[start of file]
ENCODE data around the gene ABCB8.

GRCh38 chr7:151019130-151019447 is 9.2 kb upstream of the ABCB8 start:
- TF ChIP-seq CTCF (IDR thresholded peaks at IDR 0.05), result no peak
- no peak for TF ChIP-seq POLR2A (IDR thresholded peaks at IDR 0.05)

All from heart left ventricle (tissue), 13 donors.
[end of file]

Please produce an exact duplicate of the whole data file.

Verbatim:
ENCODE data around the gene ABCB8.

GRCh38 chr7:151019130-151019447 is 9.2 kb upstream of the ABCB8 start:
- TF ChIP-seq CTCF (IDR thresholded peaks at IDR 0.05), result no peak
- no peak for TF ChIP-seq POLR2A (IDR thresholded peaks at IDR 0.05)

All from heart left ventricle (tissue), 13 donors.